The base and pillars of the generativedesign pavilion are robotically carved Indiana limestone while the canopy is built from a light-weight CNC knitted textile fabric.
The Generative Design Pavilion, unveiled at Autodesk University 2016 in Las Vegas, Nevada, showcased novel workflows in computational design and fabrication techniques.
Designed by Autodesk and fabricated by Quarra Stone Company and University of Michigan Assistant Professor of Architecture Sean Ahlquist, the Generative Design Pavilion represents innovative design, structural optimization, and an iterative design to fabrication process of unlike materials – stone and fabric.
The objective of the project was to highlight the contrasting nature of each material while following a fluid geometric form. This posed challenges and creative opportunities to the design team and fabricators since each material has its own unique characteristics.
The stone base, which weighed over 8,500 pounds, was sculpted out of individual Indiana limestone blanks using a mix of industrial robotic workflows and hand carving techniques.
CNC milling, robotic fabrication, and traditional hand carving workflows were used to build the stone base of the Generative Design Pavilion. Photos courtesy of Stebs Schinnerer.
The bench design proved to be one of the more difficult engineering problems of the project. Stone, as we all know, is very good in compression but weak in tension. With a span of 12 feet and only 2” thick at its center, the bench design required both analytical simulation and material testing in order to develop a working solution. The engineering team, led by Paul Kassabian at Simpson, Gumpertz, and Heger Engineering, used data obtained from a series of physical loading tests from their state-of-the-art materials testing lab to inform their analytical simulations produced in SAP – ultimately leading to a reinforcement strategy that could handle both the compressive and tensile forces. In the end, a series of glass pultruded rods were inlaid and epoxied to the top and bottom surfaces of the bench using a Hilti high strength epoxy. The finish was then hand finished to achieve a honed finish and polished with a stone enhancer.
Analytical simulations were used to determine the stresses that emerge within the stone bench under a given design load. Image courtesy of Simpson, Gumpertz, and Heger Engineering.
Physical tests were conducted in order to understand the breaking point and internal stresses of the GFRP stone reinforcement strategy. Image courtesy of Simpson, Gumpertz, and Heger Engineering
Install of the bench on-site in Las Vegas, Nevada. Photo courtesy of Paul Kassabian.
A detail view of the bench showing the inlaid glass pultruded rods which act as tensile reinforcement.
The canopy was built as a series of lightweight tensile CNC knitted textile panels made of fine nylon-elastic yarns. Fabricated on a Stoll CMS 822 HP knitting machine, the panels were custom designed using an iterative workflow that combined digital simulations and physical mockups.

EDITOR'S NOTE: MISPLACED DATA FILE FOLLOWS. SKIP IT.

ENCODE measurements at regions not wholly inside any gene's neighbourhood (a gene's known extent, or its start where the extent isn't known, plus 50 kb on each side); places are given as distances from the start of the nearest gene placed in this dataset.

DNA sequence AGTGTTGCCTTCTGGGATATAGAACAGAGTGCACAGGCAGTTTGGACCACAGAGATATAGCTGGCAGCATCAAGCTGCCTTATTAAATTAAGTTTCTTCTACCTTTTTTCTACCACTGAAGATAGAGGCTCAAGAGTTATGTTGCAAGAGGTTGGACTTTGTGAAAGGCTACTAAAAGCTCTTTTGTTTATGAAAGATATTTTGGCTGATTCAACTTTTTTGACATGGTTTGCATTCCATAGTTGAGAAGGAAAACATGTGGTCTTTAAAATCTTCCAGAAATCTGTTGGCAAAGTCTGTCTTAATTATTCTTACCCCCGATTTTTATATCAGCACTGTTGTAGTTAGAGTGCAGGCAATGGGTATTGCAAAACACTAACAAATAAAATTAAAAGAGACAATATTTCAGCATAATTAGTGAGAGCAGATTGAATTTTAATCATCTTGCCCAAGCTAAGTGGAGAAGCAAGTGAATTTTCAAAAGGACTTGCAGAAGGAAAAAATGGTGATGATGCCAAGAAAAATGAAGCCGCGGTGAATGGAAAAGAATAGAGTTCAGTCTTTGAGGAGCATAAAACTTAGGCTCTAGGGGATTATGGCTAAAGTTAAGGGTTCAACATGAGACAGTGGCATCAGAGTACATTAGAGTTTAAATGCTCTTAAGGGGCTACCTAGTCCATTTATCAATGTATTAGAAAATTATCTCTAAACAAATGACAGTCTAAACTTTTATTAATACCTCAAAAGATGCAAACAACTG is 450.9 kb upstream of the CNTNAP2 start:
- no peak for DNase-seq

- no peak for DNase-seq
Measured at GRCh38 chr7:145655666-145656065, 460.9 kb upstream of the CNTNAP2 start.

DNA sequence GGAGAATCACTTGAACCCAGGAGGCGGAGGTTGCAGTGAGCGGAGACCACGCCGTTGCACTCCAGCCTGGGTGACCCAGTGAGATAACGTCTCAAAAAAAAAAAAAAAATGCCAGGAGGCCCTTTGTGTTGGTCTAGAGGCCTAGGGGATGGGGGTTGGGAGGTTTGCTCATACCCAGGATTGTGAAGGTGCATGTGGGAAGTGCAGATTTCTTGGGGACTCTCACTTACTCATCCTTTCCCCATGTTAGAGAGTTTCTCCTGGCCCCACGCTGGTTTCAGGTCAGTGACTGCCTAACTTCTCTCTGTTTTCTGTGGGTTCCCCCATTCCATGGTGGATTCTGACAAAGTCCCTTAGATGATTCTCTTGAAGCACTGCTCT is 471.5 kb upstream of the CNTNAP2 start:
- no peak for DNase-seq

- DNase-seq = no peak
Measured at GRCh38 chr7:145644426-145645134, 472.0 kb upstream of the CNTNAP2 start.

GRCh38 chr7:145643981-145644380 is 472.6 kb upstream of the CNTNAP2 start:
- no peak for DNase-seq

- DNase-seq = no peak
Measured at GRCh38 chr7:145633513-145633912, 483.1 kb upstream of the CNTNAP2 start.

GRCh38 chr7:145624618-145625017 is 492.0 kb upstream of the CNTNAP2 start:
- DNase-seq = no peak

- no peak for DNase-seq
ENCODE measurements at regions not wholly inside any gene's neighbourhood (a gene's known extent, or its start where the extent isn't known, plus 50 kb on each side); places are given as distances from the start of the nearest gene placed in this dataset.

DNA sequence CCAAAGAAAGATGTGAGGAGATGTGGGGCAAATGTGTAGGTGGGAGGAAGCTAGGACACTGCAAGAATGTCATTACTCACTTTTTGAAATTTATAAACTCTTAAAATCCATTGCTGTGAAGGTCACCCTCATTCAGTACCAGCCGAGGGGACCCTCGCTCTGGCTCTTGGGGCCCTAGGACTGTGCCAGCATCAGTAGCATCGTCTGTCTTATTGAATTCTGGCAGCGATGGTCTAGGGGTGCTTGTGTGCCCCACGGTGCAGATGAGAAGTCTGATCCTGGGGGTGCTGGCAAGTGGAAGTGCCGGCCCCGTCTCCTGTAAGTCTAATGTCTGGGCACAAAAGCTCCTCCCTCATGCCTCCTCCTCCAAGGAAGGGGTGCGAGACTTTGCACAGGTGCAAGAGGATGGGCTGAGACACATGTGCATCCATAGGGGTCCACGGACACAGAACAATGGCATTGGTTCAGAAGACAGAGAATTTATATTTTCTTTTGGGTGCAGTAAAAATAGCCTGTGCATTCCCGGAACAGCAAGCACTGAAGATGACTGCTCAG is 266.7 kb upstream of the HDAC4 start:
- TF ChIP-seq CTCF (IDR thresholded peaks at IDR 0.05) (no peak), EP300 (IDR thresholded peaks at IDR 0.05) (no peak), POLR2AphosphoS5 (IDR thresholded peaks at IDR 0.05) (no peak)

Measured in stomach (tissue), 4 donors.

Detail photo of the custom CNC knitted nylon-elastic fabric. Photo courtesy of Stebs Schinnerer.
A Stoll CMS 822 HP knitting machine was used to fabricate the lightweight tensile canopy of the Generative Design Pavilion. Photo courtesy of Stebs Schinnerer.
The transition between the two materials became a critical connection detail. The teams had to maintain the geometric fluidity of the form while incorporating lighting and the structural connection plates. Each of the unique connection plates were fabricated at Autodesk’s new BUILD space in Boston, MA using a large format CNC router and waterjet machine. The top profile of the stone column was designed to match the shape of the fabric as it is stretched into its final position.
An exploded axon of the column connection detail.
A detail photo of the connection between the stone base and the fabric canopy. Photo courtesy of Ali Seyedahmadian
Each column incorporated an embedded MR16 LED bulb that was individually controlled using a DMX controller. Users were given the opportunity to control the brightness of each column by playing with the settings on a custom built iPad app. The app sent a wireless OSC message to a laptop running Dynamo which interpreted the message and issued a control message to the DMX controller.
Special thanks to the entire team for their tireless support and contribution to this project. (Acknowledgements arranged in alphabetical order by company/institution)
Adam Allard, Fabrication Consultant
Michael Dewberry, Lighting Design and Simulation
Lucas Ewing, Fabrication
Adrian Finch, Marketing
Daniel Foisy, Exhibit Hall Lead Technical Director
Laura Gardner, Marketing and Booth Coordinator
Matt Jezyk, Project Coordinator
Craig Long, Fabrication
Jose Luis Garcia del Castillo Lopez, Lighting Design and Engineering
Andy Payne, Lead Designer and Project Manager
Taylor Tobin, Fabrication Consultant
Dan Vandewoestyne, CNC Milling Consultant
Quarra Stone Company
James Durham, President
Eduardo Banderas, Shipping and Logistics
Lincoln Durham, Shipping and Logistics
Eric Kudrna, Stone Handwork
Alex Marshall, Fabrication Consultant
Frank Meier, CNC Fabrication
Alireza Seyedahmadian, Project Manager, Robotic Fabrication & Engineering
Brian Smith, Robotic Fabrication & Engineering
University of Michigan, Taubman College of Architecture and Urban Planning
Sean Ahlquist, Textile Design and Engineering
Disha Sharmin, Simulation and CNC Knit ProgrammingAdam Wang, CNC Knit Programming and Textile Fabrication
Florence Warner, Textile Fabrication
Simpson Gumpertz and Heger Engineering
Chris Coakley, Structural Engineering
Paul Kassabian, Principal Structural Engineer
Juhun Lee Structural Engineering and Simulation
Gustavo Tumialan, Structural Engineering and FRP Reinforcement Design